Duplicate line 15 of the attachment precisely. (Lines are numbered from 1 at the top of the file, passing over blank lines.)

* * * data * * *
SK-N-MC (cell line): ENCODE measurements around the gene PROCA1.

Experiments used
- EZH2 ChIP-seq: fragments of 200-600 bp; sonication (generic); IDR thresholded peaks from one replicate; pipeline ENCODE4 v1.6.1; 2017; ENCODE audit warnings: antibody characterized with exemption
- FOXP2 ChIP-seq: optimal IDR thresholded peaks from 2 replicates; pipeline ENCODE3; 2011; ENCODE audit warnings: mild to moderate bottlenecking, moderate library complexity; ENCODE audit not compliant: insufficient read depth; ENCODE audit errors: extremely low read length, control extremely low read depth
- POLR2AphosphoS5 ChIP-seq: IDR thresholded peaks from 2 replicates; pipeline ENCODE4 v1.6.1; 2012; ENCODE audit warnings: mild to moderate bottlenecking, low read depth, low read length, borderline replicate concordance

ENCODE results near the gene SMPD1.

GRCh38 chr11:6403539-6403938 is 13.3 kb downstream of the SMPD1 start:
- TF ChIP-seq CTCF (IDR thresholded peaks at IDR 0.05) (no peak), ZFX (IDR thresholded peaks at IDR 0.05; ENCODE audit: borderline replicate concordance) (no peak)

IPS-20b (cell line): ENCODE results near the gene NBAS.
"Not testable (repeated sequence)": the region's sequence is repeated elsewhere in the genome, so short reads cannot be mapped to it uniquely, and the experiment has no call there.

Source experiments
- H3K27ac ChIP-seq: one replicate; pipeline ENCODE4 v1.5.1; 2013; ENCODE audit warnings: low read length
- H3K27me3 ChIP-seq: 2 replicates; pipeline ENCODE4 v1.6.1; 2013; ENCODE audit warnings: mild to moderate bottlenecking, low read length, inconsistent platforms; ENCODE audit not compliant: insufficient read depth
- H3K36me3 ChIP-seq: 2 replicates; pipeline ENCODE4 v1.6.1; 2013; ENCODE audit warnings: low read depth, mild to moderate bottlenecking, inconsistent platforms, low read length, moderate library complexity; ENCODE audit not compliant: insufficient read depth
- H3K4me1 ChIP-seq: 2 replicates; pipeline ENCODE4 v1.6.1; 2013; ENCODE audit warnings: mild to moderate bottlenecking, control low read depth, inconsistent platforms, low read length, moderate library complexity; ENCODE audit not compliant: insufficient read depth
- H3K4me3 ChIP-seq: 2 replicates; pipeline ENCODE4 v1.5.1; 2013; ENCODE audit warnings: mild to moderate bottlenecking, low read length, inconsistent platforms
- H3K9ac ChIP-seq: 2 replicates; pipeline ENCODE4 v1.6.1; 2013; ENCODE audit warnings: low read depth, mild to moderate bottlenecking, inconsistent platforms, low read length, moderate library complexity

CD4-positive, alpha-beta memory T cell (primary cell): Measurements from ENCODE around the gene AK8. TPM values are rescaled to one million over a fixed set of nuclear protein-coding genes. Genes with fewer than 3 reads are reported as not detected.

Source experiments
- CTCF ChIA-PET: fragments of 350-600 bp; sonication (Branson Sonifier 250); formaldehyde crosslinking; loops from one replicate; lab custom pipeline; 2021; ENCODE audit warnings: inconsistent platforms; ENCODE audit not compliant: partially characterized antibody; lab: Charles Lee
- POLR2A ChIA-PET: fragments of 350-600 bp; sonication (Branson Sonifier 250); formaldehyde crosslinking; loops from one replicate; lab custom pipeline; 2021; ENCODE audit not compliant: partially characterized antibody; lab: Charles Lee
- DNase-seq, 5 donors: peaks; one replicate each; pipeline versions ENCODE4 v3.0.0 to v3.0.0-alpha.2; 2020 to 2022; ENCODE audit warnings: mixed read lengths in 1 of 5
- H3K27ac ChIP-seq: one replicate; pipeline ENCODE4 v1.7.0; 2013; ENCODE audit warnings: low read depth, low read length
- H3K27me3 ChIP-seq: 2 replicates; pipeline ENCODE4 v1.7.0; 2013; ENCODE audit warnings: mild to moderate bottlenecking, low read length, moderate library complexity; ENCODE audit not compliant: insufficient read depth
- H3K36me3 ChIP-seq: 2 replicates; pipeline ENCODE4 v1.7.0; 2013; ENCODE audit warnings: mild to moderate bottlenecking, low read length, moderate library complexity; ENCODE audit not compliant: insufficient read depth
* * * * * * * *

- H3K4me1 ChIP-seq: 2 replicates; pipeline ENCODE4 v1.6.1; 2013; ENCODE audit warnings: mild to moderate bottlenecking, control low read depth, inconsistent platforms, low read length, moderate library complexity; ENCODE audit not compliant: insufficient read depth